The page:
This type of processing is called "stateless". This makes HTTP only slightly, yet importantly, different from FTP. FTP has "state"; an FTP session has a series of settings that may be altered during the course of a dialog between client and server. For example, the "current directory" and "download data type" settings maybe be changed during an FTP dialog. HTTP, on the other hand, has no such interaction---the conversation is limited to a simple request and response. This has been the most limiting aspect of HTTP. Much current Web development has centered around dealing with this particular limitation of the protocol (i.e., cookies).

Although HTTP is very limited, it has shown its flexibility through what must be one of the most explosive and rapidly changing technological landscapes ever. This flexibility is made possible via the protocol's format negotiations. The negotiation begins with the client identifying the types of formats it can understand. The server responds with data in any of those formats that it can supply (text/html in the above example). In this manner, the client and server can agree on file types yet to be invented, or which depend on proprietary formats. If the client and server cannot agree on a format, the data is simply ignored.


Web technologies evolved beyond the original concept in several important respects. We examine HTML forms, the Common Gateway Interface, plug-ins, executable content, and push technologies.


The support of the Common Gateway Interface (CGI) within HTTP in 1993 added interactive computing capability to the Web. Here is a one-line C program that formats the standard greeting in basic HTML. (Note: make sure the binary is marked executable. Also, often the binary will need to have a .cgi extension to tell the HTTPD server that it should be executed rather than simply displayed). Any program capable of reading from "standard input" and writing to "standard output" can be used as a CGI program, although the interpreted language Perl has, by far, been the most used.
main() {
  printf("Content-type: text/html\n\n<html><body>
          <h1>Hello World\!</body></html>\n");
Many are surprised to find the amount of data a CGI program has access to from the apparent anonymous browser (more on this later). For example, a CGI program can identify what Web page referred the user to this site, the browser the user is using, the user's IP address, and a host of other information (including the host) (see below).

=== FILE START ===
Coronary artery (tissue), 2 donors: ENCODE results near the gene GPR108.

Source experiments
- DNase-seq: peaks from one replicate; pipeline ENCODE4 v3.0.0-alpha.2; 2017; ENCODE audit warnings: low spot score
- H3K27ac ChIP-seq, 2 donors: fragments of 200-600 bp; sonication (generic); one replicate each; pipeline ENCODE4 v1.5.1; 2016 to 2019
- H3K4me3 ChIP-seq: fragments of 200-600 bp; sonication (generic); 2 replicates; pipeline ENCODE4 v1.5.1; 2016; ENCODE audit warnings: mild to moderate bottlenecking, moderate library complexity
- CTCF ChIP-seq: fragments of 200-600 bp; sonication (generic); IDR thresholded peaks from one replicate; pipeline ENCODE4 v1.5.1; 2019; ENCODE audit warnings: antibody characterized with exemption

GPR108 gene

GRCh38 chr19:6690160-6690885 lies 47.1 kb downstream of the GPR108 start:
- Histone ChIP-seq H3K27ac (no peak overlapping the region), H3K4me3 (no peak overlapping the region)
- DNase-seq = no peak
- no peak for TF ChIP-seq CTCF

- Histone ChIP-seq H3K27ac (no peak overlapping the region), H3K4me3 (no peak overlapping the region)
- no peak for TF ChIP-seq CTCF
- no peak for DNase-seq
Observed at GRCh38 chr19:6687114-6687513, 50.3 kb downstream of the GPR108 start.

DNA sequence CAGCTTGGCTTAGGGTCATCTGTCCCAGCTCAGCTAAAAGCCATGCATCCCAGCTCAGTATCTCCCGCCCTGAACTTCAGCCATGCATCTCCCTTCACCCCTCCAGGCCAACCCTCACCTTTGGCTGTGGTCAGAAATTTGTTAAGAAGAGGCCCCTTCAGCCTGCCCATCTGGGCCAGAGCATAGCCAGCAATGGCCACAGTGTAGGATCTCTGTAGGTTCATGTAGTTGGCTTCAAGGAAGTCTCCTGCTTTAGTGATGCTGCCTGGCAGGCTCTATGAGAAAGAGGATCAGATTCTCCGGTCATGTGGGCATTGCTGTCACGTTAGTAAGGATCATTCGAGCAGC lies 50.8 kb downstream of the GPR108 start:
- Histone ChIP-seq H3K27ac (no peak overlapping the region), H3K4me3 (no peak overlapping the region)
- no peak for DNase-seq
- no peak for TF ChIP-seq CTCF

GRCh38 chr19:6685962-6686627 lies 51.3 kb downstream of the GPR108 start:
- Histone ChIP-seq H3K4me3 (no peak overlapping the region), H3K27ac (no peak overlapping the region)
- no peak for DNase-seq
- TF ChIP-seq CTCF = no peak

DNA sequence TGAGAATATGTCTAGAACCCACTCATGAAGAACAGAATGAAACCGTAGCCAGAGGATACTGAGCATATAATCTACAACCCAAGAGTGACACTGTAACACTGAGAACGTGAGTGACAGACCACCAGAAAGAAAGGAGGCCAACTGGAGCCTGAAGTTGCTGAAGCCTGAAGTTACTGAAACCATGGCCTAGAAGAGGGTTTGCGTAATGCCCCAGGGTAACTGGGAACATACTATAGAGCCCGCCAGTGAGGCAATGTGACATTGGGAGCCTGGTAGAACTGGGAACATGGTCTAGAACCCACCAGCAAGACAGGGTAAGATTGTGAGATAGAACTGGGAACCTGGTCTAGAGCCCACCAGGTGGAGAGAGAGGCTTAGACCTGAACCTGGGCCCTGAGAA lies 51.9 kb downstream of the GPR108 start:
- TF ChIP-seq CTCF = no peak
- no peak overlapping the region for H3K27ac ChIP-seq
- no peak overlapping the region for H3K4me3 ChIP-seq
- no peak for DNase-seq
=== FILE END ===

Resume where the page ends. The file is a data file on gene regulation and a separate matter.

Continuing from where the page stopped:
DOCUMENT_ROOT            /home/csci/public_html
HTTP_ACCEPT              image/gif, image/x-xbitmap, image/jpeg, image/pjpeg,
image/png, */*
HTTP_ACCEPT_CHARSET      iso-8859-1,*,utf-8
HTTP_CONNECTION          Keep-Alive
HTTP_USER_AGENT          Mozilla/4.04 [en] (X11; I; Linux 2.0.33 i686)
PATH                     /sbin:/usr/sbin:/bin:/usr/bin
SCRIPT_FILENAME          /home/dblank/public_html/scm.cgi
SCRIPT_NAME              /~dblank/scm.cgi
SERVER_ADMIN             root@localhost
SERVER_PORT              80
SERVER_SOFTWARE          Apache/1.2.5
In general, a CGI program has access to environment information regarding the network transaction. This browser data is relayed to the CGI program via environment variables.

A CGI program may create a specialized Web page that is based on any of the above variable values. For example, if a user did not come from a specific Web page, then the user could be rejected. In the example below, one could test HTTP_REFERER to see if it equals "". If it does, more data would be shown; otherwise a message indicating inappropriate access could be displayed.

#include <stdlib.h>
main() {
  if (strcmp(getenv("HTTP_REFERER"), 
          "") == 0 ) 
    printf("Content-type: text/html\n\n<html><body><h1>Access 
In this case, "more data" is a dynamic Web page. This CGI C program tests to make sure that the user is coming from a particular HTTP referrer.